Letters of Remigian Korwin Kossakowski (Remigijus Korvin Kosakovskis 1730–1780) in the Vilnius University Library
Articles
Veronika Girininkaitė
Vilnius University, Lithuania
https://orcid.org/0000-0002-2127-5594
Published 2021-02-22
https://doi.org/10.15388/PZOP.2020.3
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Keywords

Remigian Korwin Kossakowski
Remigijus Korvin Kosakovskis
letters
Vilnius University Library
18th century

How to Cite

Girininkaitė V. (2021) “Letters of Remigian Korwin Kossakowski (Remigijus Korvin Kosakovskis 1730–1780) in the Vilnius University Library”, Vilnius University Open Series, pp. 18-51. doi: 10.15388/PZOP.2020.3.

Abstract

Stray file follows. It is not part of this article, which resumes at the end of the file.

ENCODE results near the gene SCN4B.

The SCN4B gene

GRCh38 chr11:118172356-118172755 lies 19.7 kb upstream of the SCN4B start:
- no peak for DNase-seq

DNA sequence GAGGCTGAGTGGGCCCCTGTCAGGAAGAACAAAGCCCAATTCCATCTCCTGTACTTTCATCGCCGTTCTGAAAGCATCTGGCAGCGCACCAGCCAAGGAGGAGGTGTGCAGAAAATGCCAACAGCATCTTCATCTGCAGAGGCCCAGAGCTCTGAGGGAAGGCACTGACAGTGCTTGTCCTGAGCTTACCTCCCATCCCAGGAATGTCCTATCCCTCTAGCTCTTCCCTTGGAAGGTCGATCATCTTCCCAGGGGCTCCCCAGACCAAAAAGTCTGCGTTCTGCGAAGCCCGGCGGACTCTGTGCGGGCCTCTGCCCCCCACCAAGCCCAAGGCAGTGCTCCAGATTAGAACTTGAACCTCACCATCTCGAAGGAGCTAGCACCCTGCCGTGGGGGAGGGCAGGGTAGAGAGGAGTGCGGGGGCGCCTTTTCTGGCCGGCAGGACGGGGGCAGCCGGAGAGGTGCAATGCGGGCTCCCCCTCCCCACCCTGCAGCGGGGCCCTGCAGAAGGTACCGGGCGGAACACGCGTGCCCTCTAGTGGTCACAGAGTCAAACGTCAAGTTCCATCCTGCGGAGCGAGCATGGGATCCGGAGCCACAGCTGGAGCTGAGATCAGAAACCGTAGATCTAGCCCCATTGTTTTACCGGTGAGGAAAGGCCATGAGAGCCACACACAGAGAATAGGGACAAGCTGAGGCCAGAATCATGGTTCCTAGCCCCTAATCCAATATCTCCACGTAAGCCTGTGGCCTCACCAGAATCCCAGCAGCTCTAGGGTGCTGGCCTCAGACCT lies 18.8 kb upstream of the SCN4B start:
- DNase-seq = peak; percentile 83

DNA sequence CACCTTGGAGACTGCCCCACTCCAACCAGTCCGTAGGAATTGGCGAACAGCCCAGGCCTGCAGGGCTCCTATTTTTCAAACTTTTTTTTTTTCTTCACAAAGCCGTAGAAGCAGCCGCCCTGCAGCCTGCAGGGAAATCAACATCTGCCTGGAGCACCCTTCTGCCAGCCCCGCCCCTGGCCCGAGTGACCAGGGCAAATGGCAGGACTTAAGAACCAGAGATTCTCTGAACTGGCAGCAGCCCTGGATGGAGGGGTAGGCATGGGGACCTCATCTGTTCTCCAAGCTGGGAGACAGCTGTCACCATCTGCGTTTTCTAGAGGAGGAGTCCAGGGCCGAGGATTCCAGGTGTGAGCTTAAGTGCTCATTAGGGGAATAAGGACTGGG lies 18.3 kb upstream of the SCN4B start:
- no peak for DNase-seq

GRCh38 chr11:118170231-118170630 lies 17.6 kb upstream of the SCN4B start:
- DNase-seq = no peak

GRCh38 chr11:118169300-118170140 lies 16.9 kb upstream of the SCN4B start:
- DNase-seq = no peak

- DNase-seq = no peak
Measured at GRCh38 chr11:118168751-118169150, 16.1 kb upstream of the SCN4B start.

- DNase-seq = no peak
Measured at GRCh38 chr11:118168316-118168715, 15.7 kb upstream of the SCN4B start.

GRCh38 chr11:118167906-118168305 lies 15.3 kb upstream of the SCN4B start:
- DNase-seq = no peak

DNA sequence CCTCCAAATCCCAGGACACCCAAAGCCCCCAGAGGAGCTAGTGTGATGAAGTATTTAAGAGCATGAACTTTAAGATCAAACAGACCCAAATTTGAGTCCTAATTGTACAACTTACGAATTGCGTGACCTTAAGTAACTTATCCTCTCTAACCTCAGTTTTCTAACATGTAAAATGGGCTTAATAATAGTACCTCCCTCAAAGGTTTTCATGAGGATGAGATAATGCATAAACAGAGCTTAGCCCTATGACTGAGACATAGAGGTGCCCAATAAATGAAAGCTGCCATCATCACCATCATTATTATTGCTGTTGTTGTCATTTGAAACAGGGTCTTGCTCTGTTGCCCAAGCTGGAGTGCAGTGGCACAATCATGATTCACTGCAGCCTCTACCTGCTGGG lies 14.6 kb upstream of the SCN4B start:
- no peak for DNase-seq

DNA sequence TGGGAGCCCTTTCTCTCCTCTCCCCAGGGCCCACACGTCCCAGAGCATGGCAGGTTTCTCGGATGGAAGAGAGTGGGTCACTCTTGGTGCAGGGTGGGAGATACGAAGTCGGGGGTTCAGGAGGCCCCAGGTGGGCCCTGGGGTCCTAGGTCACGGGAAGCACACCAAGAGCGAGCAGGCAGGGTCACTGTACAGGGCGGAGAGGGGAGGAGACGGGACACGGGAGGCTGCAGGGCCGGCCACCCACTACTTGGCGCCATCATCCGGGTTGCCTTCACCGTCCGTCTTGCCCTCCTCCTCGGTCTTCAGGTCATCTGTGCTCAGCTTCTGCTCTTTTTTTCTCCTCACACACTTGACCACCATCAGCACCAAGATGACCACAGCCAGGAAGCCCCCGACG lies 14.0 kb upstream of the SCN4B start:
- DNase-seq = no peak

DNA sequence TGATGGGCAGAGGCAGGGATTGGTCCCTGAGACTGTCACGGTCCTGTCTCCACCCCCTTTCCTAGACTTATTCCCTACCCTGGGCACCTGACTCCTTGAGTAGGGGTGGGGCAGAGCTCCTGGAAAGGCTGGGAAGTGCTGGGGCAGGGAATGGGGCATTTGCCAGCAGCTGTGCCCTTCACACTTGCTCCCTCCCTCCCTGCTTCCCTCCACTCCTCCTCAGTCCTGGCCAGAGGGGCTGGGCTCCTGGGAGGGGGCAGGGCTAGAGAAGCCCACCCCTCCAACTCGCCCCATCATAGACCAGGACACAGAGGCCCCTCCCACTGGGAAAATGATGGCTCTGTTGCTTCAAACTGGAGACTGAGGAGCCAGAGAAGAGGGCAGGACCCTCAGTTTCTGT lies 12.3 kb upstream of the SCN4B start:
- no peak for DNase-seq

In this article it is aimed to tell about a person, which was unduly forgotten in the history of the Vilnius University, though among his other activities, he did a lot to support and help the astronomers, coming to Paris and London from Vilnius. A former jesuit, talented preacher, professor of Rhetorics and other disciplines in Vilnius academy, Remigian Korwin Kossakowski (1730–1780) wrote a lot of letters to Vilnius (and perhaps to Warsaw too), from 1774 on, while working in Paris as the representative of the National Comission of Education of the Commonwealth of Kingdom of Poland and Grand Duchy of Lithuania. The letters which are kept in Vilnius university library, mainly addressed to the astronomers Marcin Poczobut and Andrzej Strzecki (1737–1797) are mainly connected with the scientific journey of Strzecki in 1778 to Paris and London and the circumstances of election of Poczobut as a member of the Royal Academy of Sciences in Paris. Letters are filled with digressions, reminding of gawenda literary genre, providing the researcher with data on the details of everyday life in the second half of XVIII century, political and ideological views of the addressee, his nostalgy for the Grand Duchy and Poland and his exceptional gift of expressing his feelings. The style of these letters show us that the human who wrote them was well educated, highly critical, curious and well-spoken, and the contents testify the not so well known side of the history of science relations between Vilnius, Warsaw and Paris.

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